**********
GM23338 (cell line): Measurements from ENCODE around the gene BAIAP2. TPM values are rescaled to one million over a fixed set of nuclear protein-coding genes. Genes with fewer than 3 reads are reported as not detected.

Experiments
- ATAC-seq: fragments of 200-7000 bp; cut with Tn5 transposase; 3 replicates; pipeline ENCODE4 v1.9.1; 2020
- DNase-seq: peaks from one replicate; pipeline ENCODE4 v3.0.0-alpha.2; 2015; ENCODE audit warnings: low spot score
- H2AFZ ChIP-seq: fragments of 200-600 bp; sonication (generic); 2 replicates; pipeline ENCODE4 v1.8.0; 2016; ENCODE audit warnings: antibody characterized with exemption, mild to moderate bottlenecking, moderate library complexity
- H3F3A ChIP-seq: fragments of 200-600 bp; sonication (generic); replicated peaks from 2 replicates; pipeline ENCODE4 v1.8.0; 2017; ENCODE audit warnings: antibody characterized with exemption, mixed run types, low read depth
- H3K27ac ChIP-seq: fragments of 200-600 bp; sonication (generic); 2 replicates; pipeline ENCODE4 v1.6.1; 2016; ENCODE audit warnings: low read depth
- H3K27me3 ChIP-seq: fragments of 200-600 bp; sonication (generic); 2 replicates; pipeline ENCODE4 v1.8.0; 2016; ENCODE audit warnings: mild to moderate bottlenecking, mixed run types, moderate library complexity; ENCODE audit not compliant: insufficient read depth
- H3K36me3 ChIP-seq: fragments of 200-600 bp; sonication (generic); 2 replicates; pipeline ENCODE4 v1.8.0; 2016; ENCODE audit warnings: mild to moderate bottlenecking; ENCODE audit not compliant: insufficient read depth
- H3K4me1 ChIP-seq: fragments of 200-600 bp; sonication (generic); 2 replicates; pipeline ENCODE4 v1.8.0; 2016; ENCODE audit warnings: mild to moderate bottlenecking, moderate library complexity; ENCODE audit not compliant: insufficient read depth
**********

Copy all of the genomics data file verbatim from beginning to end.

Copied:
GM23338 (cell line): Measurements from ENCODE around the gene BAIAP2. TPM values are rescaled to one million over a fixed set of nuclear protein-coding genes. Genes with fewer than 3 reads are reported as not detected.

Experiments
- ATAC-seq: fragments of 200-7000 bp; cut with Tn5 transposase; 3 replicates; pipeline ENCODE4 v1.9.1; 2020
- DNase-seq: peaks from one replicate; pipeline ENCODE4 v3.0.0-alpha.2; 2015; ENCODE audit warnings: low spot score
- H2AFZ ChIP-seq: fragments of 200-600 bp; sonication (generic); 2 replicates; pipeline ENCODE4 v1.8.0; 2016; ENCODE audit warnings: antibody characterized with exemption, mild to moderate bottlenecking, moderate library complexity
- H3F3A ChIP-seq: fragments of 200-600 bp; sonication (generic); replicated peaks from 2 replicates; pipeline ENCODE4 v1.8.0; 2017; ENCODE audit warnings: antibody characterized with exemption, mixed run types, low read depth
- H3K27ac ChIP-seq: fragments of 200-600 bp; sonication (generic); 2 replicates; pipeline ENCODE4 v1.6.1; 2016; ENCODE audit warnings: low read depth
- H3K27me3 ChIP-seq: fragments of 200-600 bp; sonication (generic); 2 replicates; pipeline ENCODE4 v1.8.0; 2016; ENCODE audit warnings: mild to moderate bottlenecking, mixed run types, moderate library complexity; ENCODE audit not compliant: insufficient read depth
- H3K36me3 ChIP-seq: fragments of 200-600 bp; sonication (generic); 2 replicates; pipeline ENCODE4 v1.8.0; 2016; ENCODE audit warnings: mild to moderate bottlenecking; ENCODE audit not compliant: insufficient read depth
- H3K4me1 ChIP-seq: fragments of 200-600 bp; sonication (generic); 2 replicates; pipeline ENCODE4 v1.8.0; 2016; ENCODE audit warnings: mild to moderate bottlenecking, moderate library complexity; ENCODE audit not compliant: insufficient read depth